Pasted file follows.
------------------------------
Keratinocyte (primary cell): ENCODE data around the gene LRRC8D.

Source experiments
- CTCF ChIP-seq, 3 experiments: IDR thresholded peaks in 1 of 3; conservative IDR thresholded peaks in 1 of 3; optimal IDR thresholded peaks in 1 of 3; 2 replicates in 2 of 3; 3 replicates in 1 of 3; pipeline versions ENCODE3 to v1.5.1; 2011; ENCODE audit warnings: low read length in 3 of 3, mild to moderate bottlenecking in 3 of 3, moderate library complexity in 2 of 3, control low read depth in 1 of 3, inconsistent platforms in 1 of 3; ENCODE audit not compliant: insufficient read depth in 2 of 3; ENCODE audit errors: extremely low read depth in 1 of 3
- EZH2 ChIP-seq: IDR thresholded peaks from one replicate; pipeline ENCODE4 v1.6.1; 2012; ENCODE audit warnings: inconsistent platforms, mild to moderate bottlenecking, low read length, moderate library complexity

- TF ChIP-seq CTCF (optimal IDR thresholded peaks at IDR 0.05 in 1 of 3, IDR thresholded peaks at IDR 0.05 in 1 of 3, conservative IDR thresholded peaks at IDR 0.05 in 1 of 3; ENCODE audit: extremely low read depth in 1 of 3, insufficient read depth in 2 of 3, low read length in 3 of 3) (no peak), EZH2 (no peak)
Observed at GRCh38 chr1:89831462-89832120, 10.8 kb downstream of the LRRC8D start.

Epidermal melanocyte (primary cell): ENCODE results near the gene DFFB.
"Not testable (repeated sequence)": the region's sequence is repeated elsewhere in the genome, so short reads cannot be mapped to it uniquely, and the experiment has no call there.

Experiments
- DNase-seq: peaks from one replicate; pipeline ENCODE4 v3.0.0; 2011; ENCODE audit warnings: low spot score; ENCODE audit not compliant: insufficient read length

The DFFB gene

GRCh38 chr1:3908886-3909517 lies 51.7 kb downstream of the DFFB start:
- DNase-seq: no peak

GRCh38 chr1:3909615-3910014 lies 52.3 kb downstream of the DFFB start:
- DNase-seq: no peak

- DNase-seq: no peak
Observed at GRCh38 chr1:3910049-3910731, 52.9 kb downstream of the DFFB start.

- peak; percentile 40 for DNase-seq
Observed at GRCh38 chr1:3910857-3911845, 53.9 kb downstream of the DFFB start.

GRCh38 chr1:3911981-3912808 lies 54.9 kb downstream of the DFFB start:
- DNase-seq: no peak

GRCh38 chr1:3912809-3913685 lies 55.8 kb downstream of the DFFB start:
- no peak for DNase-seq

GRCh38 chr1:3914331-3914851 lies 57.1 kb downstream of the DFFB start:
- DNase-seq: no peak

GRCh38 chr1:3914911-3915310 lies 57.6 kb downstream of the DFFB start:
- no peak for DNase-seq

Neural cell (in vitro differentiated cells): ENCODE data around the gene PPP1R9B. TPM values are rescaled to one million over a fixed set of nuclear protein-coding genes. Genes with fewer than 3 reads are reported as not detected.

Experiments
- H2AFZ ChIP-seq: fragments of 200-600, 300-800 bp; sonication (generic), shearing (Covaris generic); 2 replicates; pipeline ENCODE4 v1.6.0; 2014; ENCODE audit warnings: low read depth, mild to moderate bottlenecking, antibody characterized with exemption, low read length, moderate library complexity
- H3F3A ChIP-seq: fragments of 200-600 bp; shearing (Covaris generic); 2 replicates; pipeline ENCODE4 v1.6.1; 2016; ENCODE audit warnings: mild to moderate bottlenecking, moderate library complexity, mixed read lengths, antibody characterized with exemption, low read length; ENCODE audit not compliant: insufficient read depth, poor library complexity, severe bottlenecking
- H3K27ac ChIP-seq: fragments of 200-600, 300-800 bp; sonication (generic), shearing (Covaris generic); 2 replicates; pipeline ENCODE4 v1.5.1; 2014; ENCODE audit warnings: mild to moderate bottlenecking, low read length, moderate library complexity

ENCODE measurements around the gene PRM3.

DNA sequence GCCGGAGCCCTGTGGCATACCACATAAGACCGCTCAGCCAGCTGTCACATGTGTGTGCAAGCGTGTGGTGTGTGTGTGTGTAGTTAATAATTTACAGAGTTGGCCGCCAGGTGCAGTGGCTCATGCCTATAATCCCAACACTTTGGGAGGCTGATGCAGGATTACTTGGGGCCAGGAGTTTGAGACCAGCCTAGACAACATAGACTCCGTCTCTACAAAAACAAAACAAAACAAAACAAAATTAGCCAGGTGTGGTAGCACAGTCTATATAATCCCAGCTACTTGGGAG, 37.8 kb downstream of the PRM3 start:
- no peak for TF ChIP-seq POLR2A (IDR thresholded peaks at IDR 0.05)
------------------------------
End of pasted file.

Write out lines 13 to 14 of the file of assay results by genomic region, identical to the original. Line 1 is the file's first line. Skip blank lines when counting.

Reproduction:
- DNase-seq: no peak

GRCh38 chr1:3909615-3910014 lies 52.3 kb downstream of the DFFB start: